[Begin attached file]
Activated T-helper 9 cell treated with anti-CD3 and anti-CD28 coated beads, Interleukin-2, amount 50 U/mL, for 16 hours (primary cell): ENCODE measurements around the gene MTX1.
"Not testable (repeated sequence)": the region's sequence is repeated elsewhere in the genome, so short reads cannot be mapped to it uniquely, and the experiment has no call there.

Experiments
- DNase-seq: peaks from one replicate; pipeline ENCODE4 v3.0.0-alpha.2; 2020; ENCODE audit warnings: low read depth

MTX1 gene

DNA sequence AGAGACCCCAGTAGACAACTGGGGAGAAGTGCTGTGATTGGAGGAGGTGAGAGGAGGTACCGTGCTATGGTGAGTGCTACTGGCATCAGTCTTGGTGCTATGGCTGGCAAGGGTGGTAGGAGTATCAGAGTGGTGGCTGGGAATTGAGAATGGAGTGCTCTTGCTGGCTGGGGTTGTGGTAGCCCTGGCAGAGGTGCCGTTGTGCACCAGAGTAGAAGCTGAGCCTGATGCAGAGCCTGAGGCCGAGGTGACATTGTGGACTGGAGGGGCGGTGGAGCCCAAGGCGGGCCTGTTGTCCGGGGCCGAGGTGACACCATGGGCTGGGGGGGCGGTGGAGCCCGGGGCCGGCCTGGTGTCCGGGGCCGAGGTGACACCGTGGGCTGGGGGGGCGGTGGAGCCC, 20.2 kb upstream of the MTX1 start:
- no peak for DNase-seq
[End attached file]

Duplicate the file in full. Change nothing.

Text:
Activated T-helper 9 cell treated with anti-CD3 and anti-CD28 coated beads, Interleukin-2, amount 50 U/mL, for 16 hours (primary cell): ENCODE measurements around the gene MTX1.
"Not testable (repeated sequence)": the region's sequence is repeated elsewhere in the genome, so short reads cannot be mapped to it uniquely, and the experiment has no call there.

Experiments
- DNase-seq: peaks from one replicate; pipeline ENCODE4 v3.0.0-alpha.2; 2020; ENCODE audit warnings: low read depth

MTX1 gene

DNA sequence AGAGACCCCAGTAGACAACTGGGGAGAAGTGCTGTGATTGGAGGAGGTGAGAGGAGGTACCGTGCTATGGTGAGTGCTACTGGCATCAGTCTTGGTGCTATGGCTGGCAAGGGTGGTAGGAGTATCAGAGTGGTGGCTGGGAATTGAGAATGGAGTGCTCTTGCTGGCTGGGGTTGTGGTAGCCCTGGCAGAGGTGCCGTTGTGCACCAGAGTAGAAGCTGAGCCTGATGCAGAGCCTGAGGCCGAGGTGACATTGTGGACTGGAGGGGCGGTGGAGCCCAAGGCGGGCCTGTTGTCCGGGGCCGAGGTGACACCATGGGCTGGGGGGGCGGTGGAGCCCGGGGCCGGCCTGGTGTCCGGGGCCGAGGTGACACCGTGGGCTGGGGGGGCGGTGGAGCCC, 20.2 kb upstream of the MTX1 start:
- no peak for DNase-seq